I wonder if this is just more than a bad economy at work here. Perhaps the shoppers have gone online to Amazon with better deals, free shipping, and not taxes in some states like CA (you're suppose to report your sales tax amount when you file your tax returns but let's be honestly, very few folks do).

How about ebooks? Can that also impact book sales as well?

I see places like Borders, much like the library was a generation or two ago, as the epicenter for social interactions. Regardless of where you get your books these days, bookstores, even mega chains like Borders and Barnes and Noble, offer an opportunity to discover books.

I like the people there and I hope things turn around soon. I happen to live in an area with access to three or four other bookstores and cafes (with a bit of driving) but not everyone will go to the length I would to try working in different environments.

Again, I really hope things turn around soon. I think I will rethinking options about buying ebooks and supporting the local economy a bit more. Also about saving trees versus the pleasure of flipping through a magazine or a book.

Sunday, August 15, 2010

MP3 Market Here To Stay For Decades

One day, Apple will retire the iPod. However, I'm willing to wager that it will not be for a long long while.

And what will the market look like?

I was the gym this morning. I saw a lot of iPhones and iPod Touches and a few iPods. Definitely more iOS devices than just regular iPods. There were a couple of Blackberries but the people were listening on their iPods and only used the RIM devices to make calls. Only one did while the other didn't did anything with her Blackberry at all.

That got me going about what the next few years will hold for MP3 players, specifically, iPods in general. It'll take years before smart devices overtake traditional cell phones and anyone who wants to carry around their music library is going to have to have an mp3 player or iPod. The market should continue to do well.

For Apple, the iPod remains a lucrative business year in and year out. It won't be a while until Apple thinks it's no longer in its interest to carry the iPod line and decide to do away with it.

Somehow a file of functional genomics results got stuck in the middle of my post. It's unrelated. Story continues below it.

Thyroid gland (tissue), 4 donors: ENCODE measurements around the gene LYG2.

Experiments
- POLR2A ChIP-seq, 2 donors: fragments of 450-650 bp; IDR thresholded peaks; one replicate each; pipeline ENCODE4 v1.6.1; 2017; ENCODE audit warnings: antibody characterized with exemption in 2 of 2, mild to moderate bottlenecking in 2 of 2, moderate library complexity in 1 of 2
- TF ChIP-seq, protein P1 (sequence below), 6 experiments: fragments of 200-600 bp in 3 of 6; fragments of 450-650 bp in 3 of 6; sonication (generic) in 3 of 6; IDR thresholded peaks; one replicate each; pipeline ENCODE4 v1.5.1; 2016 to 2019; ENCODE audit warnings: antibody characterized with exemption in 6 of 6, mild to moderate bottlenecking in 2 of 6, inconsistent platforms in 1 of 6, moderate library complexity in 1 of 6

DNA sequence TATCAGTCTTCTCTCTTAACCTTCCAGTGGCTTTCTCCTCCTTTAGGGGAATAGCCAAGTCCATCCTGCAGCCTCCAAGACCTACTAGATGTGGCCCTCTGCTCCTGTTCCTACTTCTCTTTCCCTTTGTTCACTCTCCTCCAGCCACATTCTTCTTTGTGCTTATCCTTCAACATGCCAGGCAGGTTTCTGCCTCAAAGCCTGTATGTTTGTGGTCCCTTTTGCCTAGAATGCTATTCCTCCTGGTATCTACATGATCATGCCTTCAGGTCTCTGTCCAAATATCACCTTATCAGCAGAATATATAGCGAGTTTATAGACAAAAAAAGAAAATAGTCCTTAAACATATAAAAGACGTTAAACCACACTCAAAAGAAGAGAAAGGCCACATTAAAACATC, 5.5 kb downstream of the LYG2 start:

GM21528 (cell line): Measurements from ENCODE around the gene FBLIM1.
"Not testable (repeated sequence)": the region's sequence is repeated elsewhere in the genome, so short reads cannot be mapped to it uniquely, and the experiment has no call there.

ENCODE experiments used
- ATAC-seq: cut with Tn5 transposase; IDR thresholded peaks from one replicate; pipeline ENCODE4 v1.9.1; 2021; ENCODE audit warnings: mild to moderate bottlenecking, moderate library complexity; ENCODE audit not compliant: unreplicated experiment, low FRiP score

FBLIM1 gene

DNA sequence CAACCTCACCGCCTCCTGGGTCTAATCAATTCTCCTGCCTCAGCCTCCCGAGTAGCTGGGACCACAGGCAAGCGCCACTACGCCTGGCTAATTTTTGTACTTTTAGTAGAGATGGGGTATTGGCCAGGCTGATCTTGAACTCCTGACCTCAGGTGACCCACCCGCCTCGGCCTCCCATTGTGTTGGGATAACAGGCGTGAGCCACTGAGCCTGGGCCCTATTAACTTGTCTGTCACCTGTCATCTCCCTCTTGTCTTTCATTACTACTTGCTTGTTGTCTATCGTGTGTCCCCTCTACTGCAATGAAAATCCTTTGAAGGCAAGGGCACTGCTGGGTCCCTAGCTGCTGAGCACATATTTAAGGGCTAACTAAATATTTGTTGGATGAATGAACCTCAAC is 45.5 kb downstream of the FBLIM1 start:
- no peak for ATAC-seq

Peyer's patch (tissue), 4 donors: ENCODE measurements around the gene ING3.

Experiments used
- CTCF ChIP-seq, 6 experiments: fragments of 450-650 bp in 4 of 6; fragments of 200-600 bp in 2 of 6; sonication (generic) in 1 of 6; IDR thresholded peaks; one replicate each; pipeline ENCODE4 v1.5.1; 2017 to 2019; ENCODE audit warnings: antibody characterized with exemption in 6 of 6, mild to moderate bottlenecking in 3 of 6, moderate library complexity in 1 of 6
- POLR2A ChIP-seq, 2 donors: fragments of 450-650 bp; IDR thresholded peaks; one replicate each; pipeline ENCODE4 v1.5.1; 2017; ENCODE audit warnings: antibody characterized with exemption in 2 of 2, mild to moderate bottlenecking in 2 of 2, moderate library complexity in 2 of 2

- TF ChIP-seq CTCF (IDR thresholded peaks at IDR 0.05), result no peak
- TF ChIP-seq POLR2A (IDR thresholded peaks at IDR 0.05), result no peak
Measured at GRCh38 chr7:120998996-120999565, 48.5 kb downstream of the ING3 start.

But I think the iPod will take another form and evolve with the needs of its users. Take the iPod Touch. It's is an iOS device rather than an outright iPod. A few things are like to happen.

Saturday, August 14, 2010

Lost Decade - When Does It Start?

We're a couple of years into the recession. Okay, officially, we're out of it with some economic growth. For us on Main Street, the recession is ongoing. The job market is weak and the Feds are a bit worried that we might slip back into more economic contraction.

So, the worry how is that the United States might slip into a "Lost Decade" much like what Japan went through in the 90s.

Will we? And at what point will we are we officially in it?

The WSJ has a good post on what happened to Japan and what they went through provides us with a good lesson on how to avoid it. However, with the country so polarized, GOP and Democrats rather play poltics than work for the national economic interests, and a general feeling that the US has lost its edge, things cannot be looking good.

At least not from where I'm standing.

However, I have to confess that economic policies might stave off a worse economic calamity, it will be up to the American ingenuity and can-do spirit that will bring the US back from this slumber.

For now, I think the public is a bit tired. Tired of Washington, broken promises, and just a general breakdown in trust.

But it's okay. We'll be back. We always do. Each time, stronger than the last.